The Rise of Microstates

In the context of my blog, I have concluded that The Cultures of Affluence are so important that they are presented as a separate page.  However, it is actually the first part of The Rise of Microstates and, when this is a book, it will be so featured.  It is critical to read it before reading this page.

The world is currently in a period of profound change as our institutions are placed under the pressures of the transformation to an Information Age civilization.  It will be disruptive as I discuss in the page, 'The Transformation'. However, it will, through the principles of 'A Finely Crafted Life'  also issue in the first truly Golden Age of Mankind.  

One of the most significant aspects of The Transformation will be the emergence of city-states and microstates.  These will exist because people of many different cultural perspectives will be attracted to specific locations because of climate, geography or topography.  While tropical beach communities will likely be the most popular, temperate environs such as those that dominate eastern United States and much of Europe will also be popular.

The various Cultures of Affluence will need to share the most popular environs and the city-state and microstate models allow this.  This does not mean that nation states will disappear entirely.  However, they will be reduced in scope in order to allow the various social institutions that will enable the various communities within their borders.  In Western civilization, we will likely see a European Union, a North American Union and, perhaps, a Latin American Union.  The old nations of these regions, while likely not disappearing entirely will lose sovereignty to the larger regional unions and the local microtates and city states.

Here, we will explore the emergence and structure of microstates, in general, their relationship to one other and to larger multicultural unions and confederations.  Then, we will explore a specific Polymathican microstate that, for the purposes of the exercise and hopefully in a future reality, is located on Samana Cay in the southern Bahamas.

Nearly half of the nations with the top twenty standards of living, according to the CIA Fact Book, are microstates.  Generally, a microstate has an area of less than 10,000 square miles and a population of under 1,000,000 and is generally either partially or completely autonomous from a sponsor state.  The classic example is Liechtenstein which is a sovereign nation but sponsored by Switzerland (the official currency is the Swiss Franc.)  It has the highest standard of living in the world.

All microstates of significance, Liechtenstein, Andorra, Monaco, San Marino, Jersey, Isle of Man, Bermuda, Bahamas, the Cayman Islands, appear to have collegial relationships with their sponsor nation and the community of nations, in general.  So, for the most part, microstates do not appear to be something that should be feared.  In fact, I am about to argue that the larger nations should all develop processes that allow their disaffected groups to create microstates within their current borders. By doing so, the large nations will be legitimizing their claim to sovereignty and also will likely lower the cultural friction within their population.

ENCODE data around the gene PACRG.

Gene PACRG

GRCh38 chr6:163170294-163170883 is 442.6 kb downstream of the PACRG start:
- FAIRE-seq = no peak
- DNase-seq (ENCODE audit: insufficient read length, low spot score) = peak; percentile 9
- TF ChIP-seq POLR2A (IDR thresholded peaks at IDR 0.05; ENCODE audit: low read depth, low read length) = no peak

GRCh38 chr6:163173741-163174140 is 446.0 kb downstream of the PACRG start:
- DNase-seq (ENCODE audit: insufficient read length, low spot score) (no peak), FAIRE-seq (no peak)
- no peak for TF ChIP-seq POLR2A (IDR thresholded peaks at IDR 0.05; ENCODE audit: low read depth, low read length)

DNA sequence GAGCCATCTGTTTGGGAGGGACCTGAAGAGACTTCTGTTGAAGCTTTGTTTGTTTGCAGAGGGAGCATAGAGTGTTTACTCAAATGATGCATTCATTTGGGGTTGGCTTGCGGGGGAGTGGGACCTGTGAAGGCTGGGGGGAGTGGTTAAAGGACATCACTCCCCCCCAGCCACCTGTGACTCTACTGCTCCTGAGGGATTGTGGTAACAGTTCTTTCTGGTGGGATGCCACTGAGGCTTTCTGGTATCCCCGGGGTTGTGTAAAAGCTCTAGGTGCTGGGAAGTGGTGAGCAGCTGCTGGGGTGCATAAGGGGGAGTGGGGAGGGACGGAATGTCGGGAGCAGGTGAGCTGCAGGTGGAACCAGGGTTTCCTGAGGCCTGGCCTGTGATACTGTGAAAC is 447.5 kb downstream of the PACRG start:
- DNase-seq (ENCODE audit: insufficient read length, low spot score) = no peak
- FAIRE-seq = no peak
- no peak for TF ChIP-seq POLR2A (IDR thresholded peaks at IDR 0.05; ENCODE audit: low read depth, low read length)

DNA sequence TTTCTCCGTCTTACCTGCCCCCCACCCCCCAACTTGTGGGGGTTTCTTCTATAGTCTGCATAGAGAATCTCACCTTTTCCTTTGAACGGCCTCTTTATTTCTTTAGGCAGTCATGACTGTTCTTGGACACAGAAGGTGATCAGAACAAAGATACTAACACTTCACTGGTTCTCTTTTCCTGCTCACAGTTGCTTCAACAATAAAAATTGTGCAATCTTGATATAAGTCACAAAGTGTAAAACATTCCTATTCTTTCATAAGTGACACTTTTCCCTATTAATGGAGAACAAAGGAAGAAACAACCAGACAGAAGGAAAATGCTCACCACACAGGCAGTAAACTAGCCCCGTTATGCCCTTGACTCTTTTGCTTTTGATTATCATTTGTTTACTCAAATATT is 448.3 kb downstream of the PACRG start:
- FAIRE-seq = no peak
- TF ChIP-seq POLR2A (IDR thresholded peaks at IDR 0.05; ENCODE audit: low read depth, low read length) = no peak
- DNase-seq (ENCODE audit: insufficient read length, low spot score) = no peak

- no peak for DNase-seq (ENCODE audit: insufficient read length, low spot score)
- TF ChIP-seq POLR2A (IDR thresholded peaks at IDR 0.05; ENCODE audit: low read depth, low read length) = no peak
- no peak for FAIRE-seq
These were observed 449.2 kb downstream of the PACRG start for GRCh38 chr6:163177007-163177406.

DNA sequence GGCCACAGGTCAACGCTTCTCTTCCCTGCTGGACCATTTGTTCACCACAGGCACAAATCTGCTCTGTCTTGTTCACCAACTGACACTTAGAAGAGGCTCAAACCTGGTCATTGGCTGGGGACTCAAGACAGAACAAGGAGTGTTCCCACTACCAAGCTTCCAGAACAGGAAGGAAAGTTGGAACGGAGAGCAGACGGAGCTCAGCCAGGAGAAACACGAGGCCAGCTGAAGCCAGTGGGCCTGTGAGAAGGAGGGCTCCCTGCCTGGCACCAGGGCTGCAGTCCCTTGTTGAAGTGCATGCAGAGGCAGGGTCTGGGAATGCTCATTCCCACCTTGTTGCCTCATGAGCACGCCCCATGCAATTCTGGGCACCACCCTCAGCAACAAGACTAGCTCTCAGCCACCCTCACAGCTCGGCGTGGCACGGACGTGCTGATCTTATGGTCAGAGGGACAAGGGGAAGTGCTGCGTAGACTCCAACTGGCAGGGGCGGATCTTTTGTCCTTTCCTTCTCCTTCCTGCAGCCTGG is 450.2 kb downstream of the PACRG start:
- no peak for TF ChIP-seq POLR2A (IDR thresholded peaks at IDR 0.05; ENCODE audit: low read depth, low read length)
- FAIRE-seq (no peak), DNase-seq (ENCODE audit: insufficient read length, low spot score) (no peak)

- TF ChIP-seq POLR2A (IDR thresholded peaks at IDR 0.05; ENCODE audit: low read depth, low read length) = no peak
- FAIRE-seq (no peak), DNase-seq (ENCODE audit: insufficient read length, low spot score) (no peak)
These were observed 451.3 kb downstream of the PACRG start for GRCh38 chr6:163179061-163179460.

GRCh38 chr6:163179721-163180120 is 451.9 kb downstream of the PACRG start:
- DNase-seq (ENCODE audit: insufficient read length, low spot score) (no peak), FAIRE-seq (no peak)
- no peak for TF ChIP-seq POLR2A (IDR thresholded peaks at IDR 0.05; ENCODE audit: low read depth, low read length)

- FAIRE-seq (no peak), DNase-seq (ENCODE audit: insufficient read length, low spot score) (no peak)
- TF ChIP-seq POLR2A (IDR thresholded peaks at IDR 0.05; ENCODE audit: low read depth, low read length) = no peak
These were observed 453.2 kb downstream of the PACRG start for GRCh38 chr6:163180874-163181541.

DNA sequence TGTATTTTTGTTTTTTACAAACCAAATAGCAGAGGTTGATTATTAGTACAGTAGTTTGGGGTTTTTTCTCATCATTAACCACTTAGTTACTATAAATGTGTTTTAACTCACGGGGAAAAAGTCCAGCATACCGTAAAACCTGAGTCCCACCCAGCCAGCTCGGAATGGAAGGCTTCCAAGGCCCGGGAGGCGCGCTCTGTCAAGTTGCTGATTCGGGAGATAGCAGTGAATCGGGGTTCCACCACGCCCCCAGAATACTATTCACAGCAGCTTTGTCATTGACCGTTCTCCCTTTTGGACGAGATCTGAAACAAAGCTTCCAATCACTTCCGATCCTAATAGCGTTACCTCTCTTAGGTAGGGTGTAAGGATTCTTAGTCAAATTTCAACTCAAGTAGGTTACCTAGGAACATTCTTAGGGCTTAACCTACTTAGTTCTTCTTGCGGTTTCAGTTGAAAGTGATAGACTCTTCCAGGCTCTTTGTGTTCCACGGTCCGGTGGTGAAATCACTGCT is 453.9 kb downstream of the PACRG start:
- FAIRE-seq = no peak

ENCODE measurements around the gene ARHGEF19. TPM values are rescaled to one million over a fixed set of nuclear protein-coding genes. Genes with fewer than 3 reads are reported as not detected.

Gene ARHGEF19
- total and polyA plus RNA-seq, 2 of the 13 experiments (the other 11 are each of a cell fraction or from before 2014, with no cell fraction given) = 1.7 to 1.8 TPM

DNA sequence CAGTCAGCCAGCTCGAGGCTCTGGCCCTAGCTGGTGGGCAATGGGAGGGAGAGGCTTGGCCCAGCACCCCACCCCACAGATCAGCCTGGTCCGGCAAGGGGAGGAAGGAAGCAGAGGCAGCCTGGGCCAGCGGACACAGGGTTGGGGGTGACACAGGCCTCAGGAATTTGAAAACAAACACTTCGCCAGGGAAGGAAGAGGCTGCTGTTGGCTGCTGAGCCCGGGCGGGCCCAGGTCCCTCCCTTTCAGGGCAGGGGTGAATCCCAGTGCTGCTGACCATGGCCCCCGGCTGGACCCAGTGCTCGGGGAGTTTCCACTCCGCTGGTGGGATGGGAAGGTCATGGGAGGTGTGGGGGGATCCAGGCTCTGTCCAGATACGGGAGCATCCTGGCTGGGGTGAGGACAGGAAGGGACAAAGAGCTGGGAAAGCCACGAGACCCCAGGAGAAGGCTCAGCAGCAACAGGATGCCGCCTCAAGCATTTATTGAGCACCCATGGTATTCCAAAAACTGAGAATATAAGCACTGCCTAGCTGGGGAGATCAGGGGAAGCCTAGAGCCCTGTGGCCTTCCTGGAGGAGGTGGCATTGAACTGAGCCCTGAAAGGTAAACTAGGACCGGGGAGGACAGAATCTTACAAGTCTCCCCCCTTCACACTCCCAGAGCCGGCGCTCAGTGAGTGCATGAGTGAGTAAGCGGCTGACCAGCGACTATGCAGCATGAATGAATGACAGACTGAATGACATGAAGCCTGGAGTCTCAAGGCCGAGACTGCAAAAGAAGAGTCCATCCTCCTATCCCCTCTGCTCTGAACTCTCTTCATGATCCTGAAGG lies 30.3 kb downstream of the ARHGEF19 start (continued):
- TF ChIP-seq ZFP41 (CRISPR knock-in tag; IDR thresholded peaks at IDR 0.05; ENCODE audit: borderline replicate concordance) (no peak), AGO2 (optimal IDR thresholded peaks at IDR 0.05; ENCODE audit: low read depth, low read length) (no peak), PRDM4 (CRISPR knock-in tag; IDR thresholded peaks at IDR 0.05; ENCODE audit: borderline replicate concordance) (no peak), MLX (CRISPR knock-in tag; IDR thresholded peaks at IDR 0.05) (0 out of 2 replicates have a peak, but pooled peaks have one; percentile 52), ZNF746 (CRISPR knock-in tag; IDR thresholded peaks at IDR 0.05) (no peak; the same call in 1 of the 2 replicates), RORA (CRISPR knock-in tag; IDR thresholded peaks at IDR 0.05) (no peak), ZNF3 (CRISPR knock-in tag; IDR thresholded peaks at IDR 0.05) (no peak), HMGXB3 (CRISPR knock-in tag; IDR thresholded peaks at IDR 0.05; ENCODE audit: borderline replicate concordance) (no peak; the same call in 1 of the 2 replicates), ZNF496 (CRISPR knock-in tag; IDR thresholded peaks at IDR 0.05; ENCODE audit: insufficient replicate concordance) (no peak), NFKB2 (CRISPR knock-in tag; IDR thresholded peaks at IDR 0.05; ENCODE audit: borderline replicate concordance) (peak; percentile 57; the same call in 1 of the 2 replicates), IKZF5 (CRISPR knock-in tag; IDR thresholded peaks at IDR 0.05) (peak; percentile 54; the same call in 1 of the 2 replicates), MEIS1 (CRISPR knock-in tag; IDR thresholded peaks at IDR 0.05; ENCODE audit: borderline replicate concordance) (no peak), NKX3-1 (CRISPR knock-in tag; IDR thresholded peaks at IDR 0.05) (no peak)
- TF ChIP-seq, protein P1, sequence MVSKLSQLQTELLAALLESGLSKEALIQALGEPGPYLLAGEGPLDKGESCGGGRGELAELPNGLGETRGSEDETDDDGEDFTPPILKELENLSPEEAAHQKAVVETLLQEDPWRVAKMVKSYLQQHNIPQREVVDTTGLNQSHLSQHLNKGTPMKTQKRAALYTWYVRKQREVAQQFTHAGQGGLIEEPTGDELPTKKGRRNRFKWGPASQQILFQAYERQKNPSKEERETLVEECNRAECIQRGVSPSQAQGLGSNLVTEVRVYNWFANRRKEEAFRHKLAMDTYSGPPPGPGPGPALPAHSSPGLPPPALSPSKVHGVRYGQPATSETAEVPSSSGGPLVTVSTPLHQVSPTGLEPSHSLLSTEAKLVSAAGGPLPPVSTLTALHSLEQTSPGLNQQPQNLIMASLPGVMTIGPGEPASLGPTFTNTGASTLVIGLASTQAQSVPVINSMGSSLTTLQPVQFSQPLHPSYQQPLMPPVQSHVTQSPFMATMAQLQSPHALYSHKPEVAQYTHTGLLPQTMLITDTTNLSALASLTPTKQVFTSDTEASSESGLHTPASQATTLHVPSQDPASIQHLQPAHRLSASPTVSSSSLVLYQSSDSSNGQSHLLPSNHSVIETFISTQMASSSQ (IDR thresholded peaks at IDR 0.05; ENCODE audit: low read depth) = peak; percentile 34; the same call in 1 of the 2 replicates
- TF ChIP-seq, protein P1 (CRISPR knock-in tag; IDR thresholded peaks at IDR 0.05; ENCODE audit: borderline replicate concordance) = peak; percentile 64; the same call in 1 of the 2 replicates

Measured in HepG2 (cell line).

The process should include the following:
  • The microstate will buy the land that it will occupy from its current owners.  There may be a mechanism of eminent domain to facilitate the process.
  • In addition to any land purchases it will compensate any current residents who do not want to be part of the new microstate for the inconvenience of their move to a different location.
  • The microstate and the sponsor state will negotiate an arrangement by which the sponsor state will provide certain services to the microstate at a negotiated price and will retain certain rights of sovereignty while relinquishing others.  
  • The microstate will likely need to enter into an ongoing payment to compensate the sponsor state for its loss of sovereignty and taxing authority.
  • A series of treaties will be executed, such as visa requirements, trade status, etc.
In the past, new microstates, such as South Ossetia, have simply declared their independence often leading to broader conflict within the community of nations.  This process will lead to an orderly and more collegial establishment of the microstate.  It will generally assure the community of nations that the creation of microstates will not lead to the proliferation of rogue states.  

Most Political Philosophers today rely upon some form of Social Contract as justification for the right of nation states to hold authority over its citizens.  However, a contract is coercive if there are no practical alternatives.  By declaring no right of secession, today's nation states are on weak philosophical ground.  By having a practical mechanism for microstate alternatives, nation states, for as long as they are the dominant form of government, will have vastly improved justification for their exercise of authority.